DMX512 brief description
By the time you are done reading this section, you will understand how DMX works and why the lighting world uses this standard communication protocol. For a more technical and detailed description, please visit www.dmx512-online.com
1. The need for a standard
About 20 years ago, most lighting and console manufacturers had their own proprietary communication protocols. During installations, it was necessary to use all lighting fixtures from the same manufacturer, of course with their own controller board. If you wanted to use lighting fixtures from different manufacturers (even simple dimmers), each group required their own lighting desk. It is clear that a standard form of communication between controllers and the fixtures was necessary.
2. Understanding DMX
To understand the DMX512 communication protocol (commonly referred to as “DMX”), we will use the “Cable TV” analogy.
Imagine a simplistic cable TV system, with only 4 relevant parts:
a. TV station
d. TV set
The TV station broadcasts a signal that travels through a cable network until it reaches a decoder. The decoder receives information on hundreds of channels, but only displays on the TV set the information (in this case video and audio) from that single channel that we select. The TV set ignores the information from any channel that is not selected. It only displays the information from the channel selected in the decoder.
DMX can be related to this cable TV system, where:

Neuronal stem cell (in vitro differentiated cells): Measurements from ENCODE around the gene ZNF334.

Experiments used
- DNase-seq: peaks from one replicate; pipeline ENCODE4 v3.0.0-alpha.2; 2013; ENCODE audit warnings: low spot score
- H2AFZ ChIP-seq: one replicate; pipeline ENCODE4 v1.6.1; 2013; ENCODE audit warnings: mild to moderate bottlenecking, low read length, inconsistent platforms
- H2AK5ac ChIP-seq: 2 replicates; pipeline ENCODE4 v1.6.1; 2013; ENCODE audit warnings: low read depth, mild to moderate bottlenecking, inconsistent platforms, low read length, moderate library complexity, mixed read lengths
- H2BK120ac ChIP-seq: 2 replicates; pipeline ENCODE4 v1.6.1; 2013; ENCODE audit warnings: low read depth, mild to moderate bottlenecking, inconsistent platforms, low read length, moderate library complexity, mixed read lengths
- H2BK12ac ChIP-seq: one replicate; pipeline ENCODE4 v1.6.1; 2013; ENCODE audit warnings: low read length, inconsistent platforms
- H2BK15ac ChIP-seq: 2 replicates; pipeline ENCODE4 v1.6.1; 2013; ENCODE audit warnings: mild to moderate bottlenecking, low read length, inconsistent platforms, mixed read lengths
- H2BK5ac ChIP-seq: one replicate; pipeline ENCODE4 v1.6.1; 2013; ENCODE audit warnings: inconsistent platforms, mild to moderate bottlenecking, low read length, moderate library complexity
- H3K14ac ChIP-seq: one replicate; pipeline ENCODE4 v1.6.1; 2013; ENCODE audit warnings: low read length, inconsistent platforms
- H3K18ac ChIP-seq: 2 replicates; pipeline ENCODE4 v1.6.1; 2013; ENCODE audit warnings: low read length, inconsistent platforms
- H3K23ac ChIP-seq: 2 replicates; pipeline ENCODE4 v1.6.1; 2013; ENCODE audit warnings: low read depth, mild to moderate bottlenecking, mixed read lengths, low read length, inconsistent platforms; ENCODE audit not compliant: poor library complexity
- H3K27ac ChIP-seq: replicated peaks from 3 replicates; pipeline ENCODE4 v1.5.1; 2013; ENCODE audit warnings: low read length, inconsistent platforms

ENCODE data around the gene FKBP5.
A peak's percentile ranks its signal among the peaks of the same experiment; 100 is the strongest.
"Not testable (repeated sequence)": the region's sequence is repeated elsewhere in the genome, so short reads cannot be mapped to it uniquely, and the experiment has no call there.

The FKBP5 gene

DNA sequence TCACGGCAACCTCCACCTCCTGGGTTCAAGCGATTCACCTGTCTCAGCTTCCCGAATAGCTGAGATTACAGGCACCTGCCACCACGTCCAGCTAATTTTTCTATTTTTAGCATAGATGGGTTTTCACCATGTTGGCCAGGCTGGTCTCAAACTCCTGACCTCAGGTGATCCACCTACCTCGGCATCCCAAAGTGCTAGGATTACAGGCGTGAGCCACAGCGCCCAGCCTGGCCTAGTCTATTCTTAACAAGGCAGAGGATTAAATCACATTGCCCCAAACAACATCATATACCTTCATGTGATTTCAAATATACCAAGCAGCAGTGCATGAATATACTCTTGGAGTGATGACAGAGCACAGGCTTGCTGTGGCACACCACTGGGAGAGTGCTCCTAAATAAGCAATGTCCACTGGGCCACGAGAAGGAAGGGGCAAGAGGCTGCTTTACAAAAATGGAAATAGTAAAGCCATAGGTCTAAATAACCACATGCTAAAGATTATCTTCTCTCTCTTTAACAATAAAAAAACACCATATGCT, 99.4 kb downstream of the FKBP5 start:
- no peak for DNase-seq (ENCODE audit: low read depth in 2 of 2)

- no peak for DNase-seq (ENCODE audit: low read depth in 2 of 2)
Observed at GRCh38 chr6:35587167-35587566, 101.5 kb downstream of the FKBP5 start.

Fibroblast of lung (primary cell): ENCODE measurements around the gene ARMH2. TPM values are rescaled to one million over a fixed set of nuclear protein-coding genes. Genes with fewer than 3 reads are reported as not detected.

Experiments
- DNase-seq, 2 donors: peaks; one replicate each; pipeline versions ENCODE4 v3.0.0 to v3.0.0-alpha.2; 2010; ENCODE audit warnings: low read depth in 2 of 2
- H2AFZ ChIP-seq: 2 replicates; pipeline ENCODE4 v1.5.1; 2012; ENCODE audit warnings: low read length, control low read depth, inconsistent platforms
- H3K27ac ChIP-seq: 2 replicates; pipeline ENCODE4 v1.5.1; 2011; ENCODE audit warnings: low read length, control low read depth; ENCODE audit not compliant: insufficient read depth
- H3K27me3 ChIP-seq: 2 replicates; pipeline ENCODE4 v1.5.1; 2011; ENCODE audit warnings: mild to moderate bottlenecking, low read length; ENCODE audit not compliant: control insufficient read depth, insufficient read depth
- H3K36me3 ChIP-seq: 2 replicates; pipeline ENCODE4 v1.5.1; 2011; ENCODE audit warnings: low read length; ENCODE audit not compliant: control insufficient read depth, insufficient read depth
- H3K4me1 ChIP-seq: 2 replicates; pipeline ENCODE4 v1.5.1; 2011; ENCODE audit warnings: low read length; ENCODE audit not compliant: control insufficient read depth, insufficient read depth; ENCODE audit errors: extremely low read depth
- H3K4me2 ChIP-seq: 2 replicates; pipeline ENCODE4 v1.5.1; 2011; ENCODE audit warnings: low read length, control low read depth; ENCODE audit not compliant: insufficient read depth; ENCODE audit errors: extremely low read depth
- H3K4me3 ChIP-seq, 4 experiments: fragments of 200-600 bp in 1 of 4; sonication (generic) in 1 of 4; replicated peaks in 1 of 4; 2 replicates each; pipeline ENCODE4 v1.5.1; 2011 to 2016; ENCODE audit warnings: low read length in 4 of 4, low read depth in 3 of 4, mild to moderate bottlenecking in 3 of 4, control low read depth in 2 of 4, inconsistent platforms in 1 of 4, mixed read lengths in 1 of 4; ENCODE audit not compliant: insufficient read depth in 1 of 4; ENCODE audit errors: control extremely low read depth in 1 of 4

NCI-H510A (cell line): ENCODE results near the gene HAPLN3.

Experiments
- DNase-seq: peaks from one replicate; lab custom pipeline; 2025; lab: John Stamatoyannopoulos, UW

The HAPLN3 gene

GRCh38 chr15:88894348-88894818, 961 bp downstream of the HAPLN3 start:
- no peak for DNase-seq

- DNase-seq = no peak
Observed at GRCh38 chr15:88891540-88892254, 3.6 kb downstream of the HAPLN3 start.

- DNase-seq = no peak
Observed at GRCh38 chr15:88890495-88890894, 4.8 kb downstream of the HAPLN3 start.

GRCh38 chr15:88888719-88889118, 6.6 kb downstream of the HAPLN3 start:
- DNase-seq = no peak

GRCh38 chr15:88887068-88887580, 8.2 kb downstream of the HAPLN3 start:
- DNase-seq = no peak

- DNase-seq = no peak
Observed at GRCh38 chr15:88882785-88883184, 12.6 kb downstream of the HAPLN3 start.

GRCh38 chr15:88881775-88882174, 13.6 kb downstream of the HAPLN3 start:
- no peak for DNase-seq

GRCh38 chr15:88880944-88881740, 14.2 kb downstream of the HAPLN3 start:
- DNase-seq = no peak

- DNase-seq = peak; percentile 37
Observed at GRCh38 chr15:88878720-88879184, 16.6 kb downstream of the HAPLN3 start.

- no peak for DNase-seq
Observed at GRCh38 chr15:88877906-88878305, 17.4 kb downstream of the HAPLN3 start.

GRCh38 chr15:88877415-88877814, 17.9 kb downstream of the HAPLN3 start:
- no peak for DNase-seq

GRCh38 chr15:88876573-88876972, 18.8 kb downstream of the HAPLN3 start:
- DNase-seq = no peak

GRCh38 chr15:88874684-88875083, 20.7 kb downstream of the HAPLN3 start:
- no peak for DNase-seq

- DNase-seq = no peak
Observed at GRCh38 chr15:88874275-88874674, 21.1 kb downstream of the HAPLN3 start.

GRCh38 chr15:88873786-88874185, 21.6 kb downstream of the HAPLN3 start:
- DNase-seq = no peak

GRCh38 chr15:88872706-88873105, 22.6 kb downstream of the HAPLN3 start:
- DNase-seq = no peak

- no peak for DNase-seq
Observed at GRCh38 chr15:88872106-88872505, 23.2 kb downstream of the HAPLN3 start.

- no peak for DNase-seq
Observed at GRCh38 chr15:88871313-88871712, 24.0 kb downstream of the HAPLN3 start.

a. the TV station is the controller (Sunlite)
b. the cable is a DMX cable
c. the cable decoder is the DMX decoder (which usually is inside each lighting fixture)
d. the TV set is the lighting fixture
In DMX, the number of channels that are broadcasted is always 512. Maybe some of them will be empty or unused, but they are still broadcasted because it is a necessary component of the standard.
So, the controller sends out a signal (512 channels of information), which travels through a DMX cable until it reaches the decoder inside the lighting fixture. In the same way you set the channel you want to watch on your TV, in a lighting fixture you set the channel that you want your fixture to display the information for. This is known as the DMX address.
In other words, if I set my lighting fixture to channel 21, then my fixture’s DMX address is 21. Both expressions are common in the lighting world.
Imagine we have a DMX dimmer that controls a simple light bulb. This dimmer is set to DMX address 21, so the lighting fixture will only receive the information from channel 21 and ignore the rest.
We have a controller that sends a signal through a DMX cable and this cable goes into a decoder (the DMX dimmer) that receives the signal. So if the controller sends the “turn on” information on channel 21, the dimmer will turn on the light bulb.
Conventional lighting fixtures (simple dimmers) require 1 channel of information only. However, intelligent lighting fixtures require more than 1 channel to work. For example, if I have a lighting fixture that requires 5 channels of information, and its DMX address is 21 (again, address is the first channel used by the fixture), then this fixture will use channels 21, 22, 23, 24, 25. The decoder knows that the fixture needs 5 channels of information, so it will decode 5 channels only and ignore the rest. The controller knows the fixture uses 5 channels also, so it will send 5 channels of information.
Imagine you have a very simple robotic moving head that uses 5 channels:
3. color wheel
4. gobo wheel